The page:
On the eve of April 24, the Armenian community of Fresno gathered to unveil the new Armenian Genocide Centennial Monument. Over 4,000 people congregated at the Fresno State Maple Mall to witness the historic event, which brought together Armenians from various walks of life, and also non-Armenians. People from diverse backgrounds were united in their desire to honor the memory of those who were mercilessly slaughtered in the first genocide of the 20th century. Constructed in 100 days, the monument pays tribute to those who were martyred 100 years ago.
Although a somber occasion, there was a sense of accomplishment and celebration in the atmosphere at the completion of this permanent tribute. The melodies of the oud filled the air as Richard Hagopian played traditional folk songs while the crowd gathered in anticipation for the ceremony.
The completion of the monument is a testament to the strength which the Armenians embody, which allows them to flourish in communities around the world, despite their traumatic past. “This beautiful Armenian Genocide monument represents the love, honor, accomplishment, and spirit of our ancestors and the families of the survivors,” said the Honorable Chuck Poochigian, co-master of ceremonies, together with Deborah Adishian Astone, Interim Vice President for the Administrative Services at Fresno State.
Fresno State President Joseph I. Castro demonstrated his continued support of the Armenian community by his participation at the ceremony. “I can think of no other university campus where it would be more fitting to have an Armenian Genocide monument. It’s deeply meaningful to me and for every single member of our Fresno State community and beyond,” he said.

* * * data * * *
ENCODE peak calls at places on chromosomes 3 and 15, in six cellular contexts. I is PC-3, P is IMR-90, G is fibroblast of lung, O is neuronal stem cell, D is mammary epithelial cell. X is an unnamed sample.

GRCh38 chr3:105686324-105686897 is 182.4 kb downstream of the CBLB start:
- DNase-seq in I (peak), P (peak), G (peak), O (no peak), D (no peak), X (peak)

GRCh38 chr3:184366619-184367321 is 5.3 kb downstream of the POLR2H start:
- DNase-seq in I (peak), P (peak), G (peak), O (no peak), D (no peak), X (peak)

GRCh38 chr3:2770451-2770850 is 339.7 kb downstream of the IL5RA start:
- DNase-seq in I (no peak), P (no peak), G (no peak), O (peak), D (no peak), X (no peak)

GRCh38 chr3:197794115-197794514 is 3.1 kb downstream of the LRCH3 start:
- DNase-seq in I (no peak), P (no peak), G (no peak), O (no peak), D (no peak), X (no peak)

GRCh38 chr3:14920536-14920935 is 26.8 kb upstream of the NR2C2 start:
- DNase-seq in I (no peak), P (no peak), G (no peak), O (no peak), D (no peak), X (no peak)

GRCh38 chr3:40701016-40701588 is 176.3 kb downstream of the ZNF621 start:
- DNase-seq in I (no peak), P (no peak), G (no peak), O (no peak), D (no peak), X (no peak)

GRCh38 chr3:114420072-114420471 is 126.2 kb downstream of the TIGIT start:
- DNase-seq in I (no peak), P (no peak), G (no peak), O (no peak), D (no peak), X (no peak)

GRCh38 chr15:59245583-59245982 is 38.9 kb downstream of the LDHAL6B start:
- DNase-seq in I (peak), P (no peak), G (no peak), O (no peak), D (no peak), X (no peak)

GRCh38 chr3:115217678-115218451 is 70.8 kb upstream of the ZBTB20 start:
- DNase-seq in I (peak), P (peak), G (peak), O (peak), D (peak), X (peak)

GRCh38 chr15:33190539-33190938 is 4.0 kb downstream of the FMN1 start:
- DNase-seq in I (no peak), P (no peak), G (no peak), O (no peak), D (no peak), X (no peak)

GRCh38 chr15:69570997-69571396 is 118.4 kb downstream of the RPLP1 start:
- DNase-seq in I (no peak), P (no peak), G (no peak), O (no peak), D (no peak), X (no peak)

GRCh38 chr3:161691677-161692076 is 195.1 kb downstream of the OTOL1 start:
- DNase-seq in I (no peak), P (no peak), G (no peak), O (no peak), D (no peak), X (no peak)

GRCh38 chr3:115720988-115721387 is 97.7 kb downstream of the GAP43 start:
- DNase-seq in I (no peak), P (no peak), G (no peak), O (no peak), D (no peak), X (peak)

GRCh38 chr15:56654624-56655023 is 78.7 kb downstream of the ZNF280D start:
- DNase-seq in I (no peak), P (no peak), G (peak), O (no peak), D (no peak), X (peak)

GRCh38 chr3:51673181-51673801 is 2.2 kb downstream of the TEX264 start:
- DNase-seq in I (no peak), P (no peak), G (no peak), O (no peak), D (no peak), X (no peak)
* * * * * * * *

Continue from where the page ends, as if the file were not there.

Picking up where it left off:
Castro stressed the importance of remaining hopeful and looking to the future rather than being solely defined by tragedy.
“This monument will be here for generations to come. It will be a visible reminder each day for all of us that even when a devastating tragedy like the genocide occurs, hope and then joy can follow.”
The community’s civic and religious leaders, including Fresno Mayor Ashley Swearengin, also attended the event. A brief video was shown featuring the leaders of ethnic and religious communities that had faced similar atrocities. Rabbi Rick Winer, of Temple Beth Israel, spoke on the ability of Jews and Armenians to persevere through the horrors of genocide. “We can take the scar we bear and have it serve as an emblem that we are survivors in a difficult world, but a world that still blooms.” He expressed the hope in rebirth that persecuted communities retain in rising above their tragic histories.
“Out of the ashes we create beautiful communities, beautiful culture, and what we have here in this community is a beautiful example of that.”
The Armenians of the San Joaquin Valley are proof that a people can survive such a tragedy and establish a prosperous community 7,000 miles away from their homeland.
A video narrated by Professors Barlow Der Mugrdechian and Sergio La Porta gave a brief account of the symbolic meaning of each of the monument’s nine pillars. The major donors for the monument were recognized for their support of the project.
Illuminated by the colors of Armenia’s tri-colored flag, the monument stood proudly and defiantly for all to bear witness to the vitality of the Armenian people. The monument is not only important in commemorating the Genocide, but it also speaks to the hope that the Armenian community has for the future.
The timeline inside the monument, depicting significant events and cultural achievements in Armenia’s history, will help to educate Fresno State students about the Armenian people. It will help to ensure that the Armenians are known for more than their sufferings, but for their accomplishments as well.
At the ceremony’s conclusion, President Joseph and Mrs. Mary Castro, Mr. Valery Mkrtumian, Deputy Consul of the Republic of Armenia, and the Honorary Consul of the Republic of Armenia in Fresno, Berj Apkarian, cut the purple ribbon, opening the monument to the public.
The Armenian Genocide Monument is a project of the Armenian Genocide Centennial Committee of Fresno.